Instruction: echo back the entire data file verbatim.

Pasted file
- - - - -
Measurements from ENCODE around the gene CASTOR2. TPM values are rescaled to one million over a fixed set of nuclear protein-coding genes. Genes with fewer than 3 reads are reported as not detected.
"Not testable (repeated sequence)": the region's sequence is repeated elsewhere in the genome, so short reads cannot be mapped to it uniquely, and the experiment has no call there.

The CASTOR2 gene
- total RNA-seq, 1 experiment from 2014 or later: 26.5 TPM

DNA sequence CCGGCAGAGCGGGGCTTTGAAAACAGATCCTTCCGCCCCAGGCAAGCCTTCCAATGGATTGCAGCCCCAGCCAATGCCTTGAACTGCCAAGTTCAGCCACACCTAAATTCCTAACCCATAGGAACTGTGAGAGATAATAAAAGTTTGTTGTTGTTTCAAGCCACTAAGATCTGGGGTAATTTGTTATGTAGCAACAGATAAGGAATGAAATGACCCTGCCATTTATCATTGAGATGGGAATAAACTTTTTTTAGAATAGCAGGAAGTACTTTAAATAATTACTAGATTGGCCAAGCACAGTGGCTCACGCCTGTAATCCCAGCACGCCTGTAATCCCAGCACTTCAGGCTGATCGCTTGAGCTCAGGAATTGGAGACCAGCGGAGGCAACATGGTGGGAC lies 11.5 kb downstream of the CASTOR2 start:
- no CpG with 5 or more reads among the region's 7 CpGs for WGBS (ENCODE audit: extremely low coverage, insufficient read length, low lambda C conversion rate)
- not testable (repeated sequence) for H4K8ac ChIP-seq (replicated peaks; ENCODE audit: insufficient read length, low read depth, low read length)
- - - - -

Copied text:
Measurements from ENCODE around the gene CASTOR2. TPM values are rescaled to one million over a fixed set of nuclear protein-coding genes. Genes with fewer than 3 reads are reported as not detected.
"Not testable (repeated sequence)": the region's sequence is repeated elsewhere in the genome, so short reads cannot be mapped to it uniquely, and the experiment has no call there.

The CASTOR2 gene
- total RNA-seq, 1 experiment from 2014 or later: 26.5 TPM

DNA sequence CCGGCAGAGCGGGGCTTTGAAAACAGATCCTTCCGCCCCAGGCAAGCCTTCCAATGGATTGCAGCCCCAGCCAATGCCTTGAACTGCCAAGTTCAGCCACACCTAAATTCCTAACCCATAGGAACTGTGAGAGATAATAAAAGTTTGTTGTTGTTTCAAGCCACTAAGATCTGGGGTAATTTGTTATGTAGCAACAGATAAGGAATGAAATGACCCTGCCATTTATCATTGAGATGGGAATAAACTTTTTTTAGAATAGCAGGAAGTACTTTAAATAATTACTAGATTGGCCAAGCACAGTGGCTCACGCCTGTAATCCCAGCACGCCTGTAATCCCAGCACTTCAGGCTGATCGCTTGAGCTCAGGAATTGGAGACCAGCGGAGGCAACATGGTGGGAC lies 11.5 kb downstream of the CASTOR2 start:
- no CpG with 5 or more reads among the region's 7 CpGs for WGBS (ENCODE audit: extremely low coverage, insufficient read length, low lambda C conversion rate)
- not testable (repeated sequence) for H4K8ac ChIP-seq (replicated peaks; ENCODE audit: insufficient read length, low read depth, low read length)